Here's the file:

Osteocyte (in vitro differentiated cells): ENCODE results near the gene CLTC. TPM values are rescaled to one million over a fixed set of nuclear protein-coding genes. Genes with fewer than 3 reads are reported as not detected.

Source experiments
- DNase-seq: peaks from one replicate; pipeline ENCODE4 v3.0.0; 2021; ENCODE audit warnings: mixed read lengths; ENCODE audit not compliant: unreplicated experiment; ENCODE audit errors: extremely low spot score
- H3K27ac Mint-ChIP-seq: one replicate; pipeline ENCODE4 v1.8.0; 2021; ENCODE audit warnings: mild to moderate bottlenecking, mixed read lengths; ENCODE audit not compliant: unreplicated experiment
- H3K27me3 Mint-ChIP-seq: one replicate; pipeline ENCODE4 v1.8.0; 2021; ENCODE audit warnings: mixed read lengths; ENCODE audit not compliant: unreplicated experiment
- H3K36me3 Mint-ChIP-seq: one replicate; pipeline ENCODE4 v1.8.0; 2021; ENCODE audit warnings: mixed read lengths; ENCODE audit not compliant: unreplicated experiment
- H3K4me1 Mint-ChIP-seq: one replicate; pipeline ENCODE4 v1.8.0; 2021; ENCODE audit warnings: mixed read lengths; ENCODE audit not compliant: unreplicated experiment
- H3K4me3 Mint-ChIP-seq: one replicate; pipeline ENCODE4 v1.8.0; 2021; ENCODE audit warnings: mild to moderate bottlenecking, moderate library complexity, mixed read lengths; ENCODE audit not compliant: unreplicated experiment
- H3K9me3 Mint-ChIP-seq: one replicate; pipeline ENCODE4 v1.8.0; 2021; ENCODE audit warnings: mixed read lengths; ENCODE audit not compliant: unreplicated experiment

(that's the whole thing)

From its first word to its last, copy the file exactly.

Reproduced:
Osteocyte (in vitro differentiated cells): ENCODE results near the gene CLTC. TPM values are rescaled to one million over a fixed set of nuclear protein-coding genes. Genes with fewer than 3 reads are reported as not detected.

Source experiments
- DNase-seq: peaks from one replicate; pipeline ENCODE4 v3.0.0; 2021; ENCODE audit warnings: mixed read lengths; ENCODE audit not compliant: unreplicated experiment; ENCODE audit errors: extremely low spot score
- H3K27ac Mint-ChIP-seq: one replicate; pipeline ENCODE4 v1.8.0; 2021; ENCODE audit warnings: mild to moderate bottlenecking, mixed read lengths; ENCODE audit not compliant: unreplicated experiment
- H3K27me3 Mint-ChIP-seq: one replicate; pipeline ENCODE4 v1.8.0; 2021; ENCODE audit warnings: mixed read lengths; ENCODE audit not compliant: unreplicated experiment
- H3K36me3 Mint-ChIP-seq: one replicate; pipeline ENCODE4 v1.8.0; 2021; ENCODE audit warnings: mixed read lengths; ENCODE audit not compliant: unreplicated experiment
- H3K4me1 Mint-ChIP-seq: one replicate; pipeline ENCODE4 v1.8.0; 2021; ENCODE audit warnings: mixed read lengths; ENCODE audit not compliant: unreplicated experiment
- H3K4me3 Mint-ChIP-seq: one replicate; pipeline ENCODE4 v1.8.0; 2021; ENCODE audit warnings: mild to moderate bottlenecking, moderate library complexity, mixed read lengths; ENCODE audit not compliant: unreplicated experiment
- H3K9me3 Mint-ChIP-seq: one replicate; pipeline ENCODE4 v1.8.0; 2021; ENCODE audit warnings: mixed read lengths; ENCODE audit not compliant: unreplicated experiment